According to recent NHS data looking at smoking quit rates for various social economic groups, full time students are the least successful when it comes to quitting smoking in England.

Data collected for the NHS shows that 34.8% of full time students successfully quit smoking at a 4 week follow up period after setting their quit date.  This compares to the national average of 47.9% who successfully quit smoking.  

The most successful groups when it came to quitting smoking were the retired and those in managerial or professional positions, where 56.2% had successfully quit smoking at a 4 week follow up from setting their quit date.   
Direct Data Analysis Quit Smoking Survey
The quit smoking success rate for the various social economic groups are as follows:
  • Full time students 34.8%
  • Never worked or unemployed for over 1 year 37.8%
  • Sick/disabled and unable to return to work 41.7%
  • Unable to code 43.8%
  • Home carers (unpaid) 43.9%
  • Routine and manual occupations 51.0%
  • Intermediate occupations 53.0%
  • Prisoners 54.3%
  • Managerial and professional occupations 56.2%
  • Retired 56.2%

Data was collected on 552,602 people in England who had set a quit smoking date between April and December 2011.  Of those persons, 264,795 (47.9) had successfully quit smoking at the 4 week follow up period.

Data for the persons setting quit dates and smoking quit rates was collected from Local NHS Trusts by the NHS Information Centre.  
Source: The NHS Information Centre: Statistics on NHS Stop Smoking Services: England, April 2011 to December 2011 (Q3 - Quarterly report)

Whilst every effort has been made to ensure the accuracy of the information supplied herein, Direct Data Analysis Ltd cannot be held responsible for any errors or omissions. Unless otherwise indicated, opinions expressed herein are those of the author of the page and do not necessarily represent the views of the NHS.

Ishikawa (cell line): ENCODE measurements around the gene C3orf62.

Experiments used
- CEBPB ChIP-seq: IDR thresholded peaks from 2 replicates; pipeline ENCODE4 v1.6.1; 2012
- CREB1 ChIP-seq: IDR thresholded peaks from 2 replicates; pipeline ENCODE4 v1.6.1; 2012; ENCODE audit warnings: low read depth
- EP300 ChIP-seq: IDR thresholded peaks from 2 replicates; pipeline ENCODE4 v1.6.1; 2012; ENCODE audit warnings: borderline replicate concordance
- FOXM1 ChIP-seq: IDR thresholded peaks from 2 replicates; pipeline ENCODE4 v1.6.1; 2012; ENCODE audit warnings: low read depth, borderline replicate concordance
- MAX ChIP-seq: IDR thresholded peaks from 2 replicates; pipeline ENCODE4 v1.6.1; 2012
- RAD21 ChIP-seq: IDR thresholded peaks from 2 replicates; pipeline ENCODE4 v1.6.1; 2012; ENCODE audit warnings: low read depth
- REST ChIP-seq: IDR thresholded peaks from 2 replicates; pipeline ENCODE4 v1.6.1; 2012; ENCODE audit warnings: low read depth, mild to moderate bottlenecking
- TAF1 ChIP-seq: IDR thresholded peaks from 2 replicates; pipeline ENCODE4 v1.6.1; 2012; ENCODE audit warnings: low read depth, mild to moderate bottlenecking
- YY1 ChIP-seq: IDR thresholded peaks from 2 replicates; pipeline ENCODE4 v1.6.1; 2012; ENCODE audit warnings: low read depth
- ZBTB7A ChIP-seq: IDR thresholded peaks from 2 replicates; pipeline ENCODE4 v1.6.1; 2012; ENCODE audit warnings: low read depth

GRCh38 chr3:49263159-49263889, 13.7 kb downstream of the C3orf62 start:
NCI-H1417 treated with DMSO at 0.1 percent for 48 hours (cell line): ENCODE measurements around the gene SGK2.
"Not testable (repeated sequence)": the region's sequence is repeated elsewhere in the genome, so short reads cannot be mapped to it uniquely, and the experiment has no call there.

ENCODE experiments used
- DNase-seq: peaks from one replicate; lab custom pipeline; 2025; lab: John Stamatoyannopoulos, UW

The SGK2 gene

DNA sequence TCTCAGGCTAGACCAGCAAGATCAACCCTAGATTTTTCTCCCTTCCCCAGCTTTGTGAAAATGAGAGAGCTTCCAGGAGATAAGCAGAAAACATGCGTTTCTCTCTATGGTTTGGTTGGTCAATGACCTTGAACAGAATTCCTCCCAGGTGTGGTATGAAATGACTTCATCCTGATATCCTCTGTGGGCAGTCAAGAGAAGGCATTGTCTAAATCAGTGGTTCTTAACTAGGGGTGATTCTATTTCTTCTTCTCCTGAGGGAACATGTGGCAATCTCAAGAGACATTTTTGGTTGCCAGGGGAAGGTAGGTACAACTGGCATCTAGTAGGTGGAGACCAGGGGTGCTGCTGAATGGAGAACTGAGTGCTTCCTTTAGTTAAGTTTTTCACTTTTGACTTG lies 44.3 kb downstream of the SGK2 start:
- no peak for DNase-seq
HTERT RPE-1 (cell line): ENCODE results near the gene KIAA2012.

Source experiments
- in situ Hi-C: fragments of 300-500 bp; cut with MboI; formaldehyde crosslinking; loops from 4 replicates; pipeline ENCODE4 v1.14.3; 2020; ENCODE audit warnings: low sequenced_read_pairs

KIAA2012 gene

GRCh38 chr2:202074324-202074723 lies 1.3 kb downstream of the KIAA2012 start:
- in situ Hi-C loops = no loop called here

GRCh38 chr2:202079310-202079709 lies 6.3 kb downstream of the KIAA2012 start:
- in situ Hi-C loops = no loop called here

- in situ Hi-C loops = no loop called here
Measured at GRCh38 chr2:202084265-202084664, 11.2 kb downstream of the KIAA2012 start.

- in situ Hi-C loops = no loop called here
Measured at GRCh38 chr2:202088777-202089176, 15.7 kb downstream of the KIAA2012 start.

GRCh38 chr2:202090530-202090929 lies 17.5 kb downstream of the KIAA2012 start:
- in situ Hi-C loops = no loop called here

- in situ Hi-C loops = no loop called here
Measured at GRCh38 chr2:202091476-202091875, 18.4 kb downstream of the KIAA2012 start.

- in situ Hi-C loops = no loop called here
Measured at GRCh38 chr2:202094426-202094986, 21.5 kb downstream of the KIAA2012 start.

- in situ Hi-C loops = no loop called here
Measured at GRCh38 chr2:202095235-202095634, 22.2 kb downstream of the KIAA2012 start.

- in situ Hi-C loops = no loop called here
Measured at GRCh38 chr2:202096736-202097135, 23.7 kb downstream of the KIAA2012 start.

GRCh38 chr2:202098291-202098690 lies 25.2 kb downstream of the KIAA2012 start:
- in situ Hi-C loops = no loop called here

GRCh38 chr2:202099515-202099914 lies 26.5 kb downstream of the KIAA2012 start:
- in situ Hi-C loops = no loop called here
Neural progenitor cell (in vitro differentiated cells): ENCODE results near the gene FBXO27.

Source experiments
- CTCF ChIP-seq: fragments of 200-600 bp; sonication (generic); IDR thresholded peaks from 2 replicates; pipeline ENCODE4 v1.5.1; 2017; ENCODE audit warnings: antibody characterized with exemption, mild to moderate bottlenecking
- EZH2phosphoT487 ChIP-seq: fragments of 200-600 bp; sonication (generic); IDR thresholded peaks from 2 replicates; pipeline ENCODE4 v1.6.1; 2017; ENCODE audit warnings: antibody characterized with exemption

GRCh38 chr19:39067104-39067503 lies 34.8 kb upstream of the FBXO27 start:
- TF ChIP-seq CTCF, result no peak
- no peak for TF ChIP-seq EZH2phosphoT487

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Employee satisfaction surveys can be used to improve job satisfaction and increase performance.

Below is a very brief overview of employee satisfaction surveys, provided by Direct Data Analysis .

Employee satisfaction surveys can be useful tools to help employers identify employee satisfaction and dissatisfaction.  They can help identify and deal with any potential conflicts, provide useful and actionable information for managers, and help create loyal and motivated employees.

Organisations can undertake their own employee satisfaction surveys, however an external survey provider should be used to provide unbiased and independent reporting of the results. 

The survey should be confidential, collect no data which could personally identify an employee, and employees should be made aware of this.  The survey is less likely to gain a true reflection from employees if an individual thought that answers could be traced back to themselves.

In order to improve response rates, employees should be informed that the results from the survey will be used to improve the workplace.

The survey questionnaire should be developed so as not to provide any leading or vague questions.

A copy of the survey results should be made available for employees to see, and if this is the first employee survey, a follow up survey should be undertaken at a later stage in order to measure any improvements following actions undertaken based on the original survey results.